Chaplains: Who Would Have Thought?

The communities in which we serve really do appreciate what we do and really do care!


Recently I received a call late at night from a pastor who advised me that his parishioner, a K9 officer and his dog had been shot by a suspect who was stopped for having misdemeanor warrants. The shooting took place in a town of about 25,000 in which I had recently served as the officer's pastor and as a law enforcement chaplain. The police department in the town has not been enjoying the best of reputations as two of its officers had recently been convicted of federal felony charges.

The pastor advised me that the officer was being transported by ambulance to the Trauma Center in the town in which I am now serving. I advised the pastor that I would be waiting at the Center when he arrived as it was about a 50 mile journey. The pastor also advised me that the dog had expired as result of his wounds.

Not knowing what to expect and watching the trauma team assemble, I was trying to prepare for the worst.

Who would have thought that when the officer arrived that he was conscious and that the round had entered his pelvis and exited his back missed his bones and any vital organs? Who would have thought that he would be released from the hospital just a few hours after arriving?

Upon the officer's arrival, I was advised by another officer who accompanied him in the ambulance that the K9 was alive. Not only was he alive but he had been transported to a major veterinary center in our city by a medical helicopter and that a veterinarian had flown with him. Who would have thought?

After the officer was released from the hospital, I immediately transported him and his wife to the veterinary hospital. The dog was in critical condition having been shot twice; once in the chest and once in the side. The next afternoon, the veterinarian in charge if his care advised the officer, his wife and I that the dog was paralyzed and that there was nothing they could do about the paralysis but wait. The situation was very grave. It was agreed by all that a decision would be made in 72 hours.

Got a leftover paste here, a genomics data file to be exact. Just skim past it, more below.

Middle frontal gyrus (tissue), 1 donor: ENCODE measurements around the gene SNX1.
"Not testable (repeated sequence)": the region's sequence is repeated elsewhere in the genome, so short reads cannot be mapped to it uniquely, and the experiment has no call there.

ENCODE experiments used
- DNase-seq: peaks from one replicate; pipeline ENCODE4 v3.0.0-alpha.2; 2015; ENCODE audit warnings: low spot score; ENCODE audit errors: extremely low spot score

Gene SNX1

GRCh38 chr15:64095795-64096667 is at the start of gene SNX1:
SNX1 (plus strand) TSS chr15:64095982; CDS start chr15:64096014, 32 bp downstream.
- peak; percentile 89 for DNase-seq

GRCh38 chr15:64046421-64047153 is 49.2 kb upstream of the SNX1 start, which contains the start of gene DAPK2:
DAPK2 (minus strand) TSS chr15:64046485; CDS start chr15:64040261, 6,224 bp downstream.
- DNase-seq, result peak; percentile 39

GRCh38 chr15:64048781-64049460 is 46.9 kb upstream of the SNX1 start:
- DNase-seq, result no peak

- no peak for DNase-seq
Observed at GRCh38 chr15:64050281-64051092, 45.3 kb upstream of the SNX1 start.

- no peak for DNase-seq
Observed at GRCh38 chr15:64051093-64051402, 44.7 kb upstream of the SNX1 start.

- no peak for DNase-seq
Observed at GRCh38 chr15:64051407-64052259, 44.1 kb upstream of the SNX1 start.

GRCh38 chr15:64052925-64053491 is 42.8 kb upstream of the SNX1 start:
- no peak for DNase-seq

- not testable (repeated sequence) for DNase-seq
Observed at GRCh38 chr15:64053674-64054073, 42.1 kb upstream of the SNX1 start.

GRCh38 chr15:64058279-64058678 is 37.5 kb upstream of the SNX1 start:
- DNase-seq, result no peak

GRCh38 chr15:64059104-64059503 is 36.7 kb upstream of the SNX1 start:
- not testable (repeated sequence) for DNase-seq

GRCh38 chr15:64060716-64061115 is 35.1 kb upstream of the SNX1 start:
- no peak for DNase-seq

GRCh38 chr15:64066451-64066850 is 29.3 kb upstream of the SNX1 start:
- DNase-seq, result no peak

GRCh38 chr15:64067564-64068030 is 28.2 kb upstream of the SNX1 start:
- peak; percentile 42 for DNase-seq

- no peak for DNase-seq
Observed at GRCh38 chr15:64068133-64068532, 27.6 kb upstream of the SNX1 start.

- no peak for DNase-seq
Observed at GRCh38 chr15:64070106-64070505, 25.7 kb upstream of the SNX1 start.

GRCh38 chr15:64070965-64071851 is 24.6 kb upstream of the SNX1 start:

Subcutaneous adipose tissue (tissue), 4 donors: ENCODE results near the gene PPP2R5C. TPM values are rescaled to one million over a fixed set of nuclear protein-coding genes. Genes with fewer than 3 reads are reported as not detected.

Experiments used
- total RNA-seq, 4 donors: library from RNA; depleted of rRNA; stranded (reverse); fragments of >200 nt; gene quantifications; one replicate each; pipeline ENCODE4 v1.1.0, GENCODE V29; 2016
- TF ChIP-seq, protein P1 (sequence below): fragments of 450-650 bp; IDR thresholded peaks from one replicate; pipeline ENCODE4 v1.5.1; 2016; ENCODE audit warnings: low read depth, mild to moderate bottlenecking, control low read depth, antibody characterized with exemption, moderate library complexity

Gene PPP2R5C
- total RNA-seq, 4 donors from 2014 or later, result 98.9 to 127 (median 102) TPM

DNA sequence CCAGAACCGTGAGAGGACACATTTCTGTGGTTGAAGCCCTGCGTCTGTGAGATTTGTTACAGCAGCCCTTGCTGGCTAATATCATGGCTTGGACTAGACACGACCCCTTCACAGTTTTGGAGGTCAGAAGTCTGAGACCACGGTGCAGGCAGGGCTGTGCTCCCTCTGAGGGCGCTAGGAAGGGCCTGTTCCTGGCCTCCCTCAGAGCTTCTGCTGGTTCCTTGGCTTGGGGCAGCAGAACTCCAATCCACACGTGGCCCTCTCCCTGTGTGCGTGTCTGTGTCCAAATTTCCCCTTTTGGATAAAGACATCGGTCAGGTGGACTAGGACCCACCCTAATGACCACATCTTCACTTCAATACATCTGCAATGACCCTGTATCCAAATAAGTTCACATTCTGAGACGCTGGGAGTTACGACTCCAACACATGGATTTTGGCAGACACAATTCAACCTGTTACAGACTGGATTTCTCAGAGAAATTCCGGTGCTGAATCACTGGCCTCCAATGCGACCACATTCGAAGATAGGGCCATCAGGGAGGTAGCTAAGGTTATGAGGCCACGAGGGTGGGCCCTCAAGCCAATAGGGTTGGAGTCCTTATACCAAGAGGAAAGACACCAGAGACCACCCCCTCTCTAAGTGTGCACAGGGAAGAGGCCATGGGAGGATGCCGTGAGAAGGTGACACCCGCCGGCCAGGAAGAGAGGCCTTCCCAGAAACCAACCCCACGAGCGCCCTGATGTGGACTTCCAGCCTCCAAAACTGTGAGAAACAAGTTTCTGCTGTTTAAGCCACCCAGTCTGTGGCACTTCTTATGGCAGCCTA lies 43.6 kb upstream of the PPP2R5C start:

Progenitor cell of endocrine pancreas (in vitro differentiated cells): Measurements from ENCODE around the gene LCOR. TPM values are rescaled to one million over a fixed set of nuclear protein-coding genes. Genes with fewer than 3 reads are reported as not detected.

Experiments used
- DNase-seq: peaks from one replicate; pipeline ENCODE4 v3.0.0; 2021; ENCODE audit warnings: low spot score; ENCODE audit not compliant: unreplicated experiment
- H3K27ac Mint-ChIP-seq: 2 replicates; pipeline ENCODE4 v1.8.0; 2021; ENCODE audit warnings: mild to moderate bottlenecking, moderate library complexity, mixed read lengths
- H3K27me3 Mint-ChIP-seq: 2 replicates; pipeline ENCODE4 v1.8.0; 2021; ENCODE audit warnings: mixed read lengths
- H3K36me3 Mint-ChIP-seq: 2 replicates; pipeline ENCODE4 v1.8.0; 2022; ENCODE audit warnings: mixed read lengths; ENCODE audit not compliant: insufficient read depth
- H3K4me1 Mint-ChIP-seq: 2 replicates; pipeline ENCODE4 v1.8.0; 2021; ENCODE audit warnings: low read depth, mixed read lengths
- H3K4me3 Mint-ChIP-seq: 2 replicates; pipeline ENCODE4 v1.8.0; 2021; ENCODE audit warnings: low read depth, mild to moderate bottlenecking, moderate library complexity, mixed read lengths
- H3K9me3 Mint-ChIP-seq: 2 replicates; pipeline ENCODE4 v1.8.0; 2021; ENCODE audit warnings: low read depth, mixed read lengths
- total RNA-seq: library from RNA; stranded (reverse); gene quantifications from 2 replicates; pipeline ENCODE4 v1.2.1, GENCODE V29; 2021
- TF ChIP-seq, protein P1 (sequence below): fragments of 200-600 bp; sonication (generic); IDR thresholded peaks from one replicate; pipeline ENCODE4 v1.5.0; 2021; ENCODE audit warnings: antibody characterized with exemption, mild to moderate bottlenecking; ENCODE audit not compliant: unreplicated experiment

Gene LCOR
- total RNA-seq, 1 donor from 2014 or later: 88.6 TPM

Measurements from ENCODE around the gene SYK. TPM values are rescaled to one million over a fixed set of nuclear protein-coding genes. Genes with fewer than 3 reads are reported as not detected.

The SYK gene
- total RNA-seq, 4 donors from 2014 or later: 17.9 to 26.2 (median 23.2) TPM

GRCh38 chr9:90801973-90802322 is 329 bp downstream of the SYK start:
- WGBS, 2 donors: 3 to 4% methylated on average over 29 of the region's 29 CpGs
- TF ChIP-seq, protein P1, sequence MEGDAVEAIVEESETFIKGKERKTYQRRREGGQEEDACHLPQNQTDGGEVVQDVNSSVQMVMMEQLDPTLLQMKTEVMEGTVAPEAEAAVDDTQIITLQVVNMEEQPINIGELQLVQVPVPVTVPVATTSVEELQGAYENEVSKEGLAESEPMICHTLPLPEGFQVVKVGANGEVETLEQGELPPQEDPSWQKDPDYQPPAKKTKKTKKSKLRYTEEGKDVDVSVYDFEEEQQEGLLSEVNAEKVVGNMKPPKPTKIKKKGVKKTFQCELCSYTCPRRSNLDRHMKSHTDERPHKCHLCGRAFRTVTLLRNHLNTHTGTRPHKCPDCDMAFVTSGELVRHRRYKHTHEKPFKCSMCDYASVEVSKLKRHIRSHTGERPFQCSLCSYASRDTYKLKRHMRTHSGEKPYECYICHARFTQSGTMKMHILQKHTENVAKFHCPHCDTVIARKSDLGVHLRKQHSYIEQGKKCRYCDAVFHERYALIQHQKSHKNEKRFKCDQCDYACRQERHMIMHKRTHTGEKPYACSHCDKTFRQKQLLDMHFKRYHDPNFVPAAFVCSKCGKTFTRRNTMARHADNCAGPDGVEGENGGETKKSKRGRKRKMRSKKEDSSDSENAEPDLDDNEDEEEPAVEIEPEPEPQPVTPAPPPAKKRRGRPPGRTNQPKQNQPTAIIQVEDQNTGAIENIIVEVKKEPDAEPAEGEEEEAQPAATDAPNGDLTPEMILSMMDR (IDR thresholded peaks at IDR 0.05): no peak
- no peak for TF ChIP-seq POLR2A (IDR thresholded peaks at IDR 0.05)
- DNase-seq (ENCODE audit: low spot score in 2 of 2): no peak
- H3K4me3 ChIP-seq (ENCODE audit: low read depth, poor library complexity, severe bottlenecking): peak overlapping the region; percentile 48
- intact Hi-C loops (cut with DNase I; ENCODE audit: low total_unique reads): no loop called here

Who would have thought that, 48 hours later, the dog would be able to stand with assistance and that the prognosis would be more favorable?

Who would have thought that the K9, whose name is Bosco, would become the hometown hero of not only the town in which he serves but in the large metropolitan city to which he was transported? Even in the department in which I now serve and in the parish in which I now serve, the most often asked question I receive is "How is Bosco?" Fundraisers are already being planned to help with the costs of Bosco's care.

This serves as a reminder to us who are a part of the law enforcement culture that many, if not most, in the communities in which we serve really do appreciate what we do and really do care!



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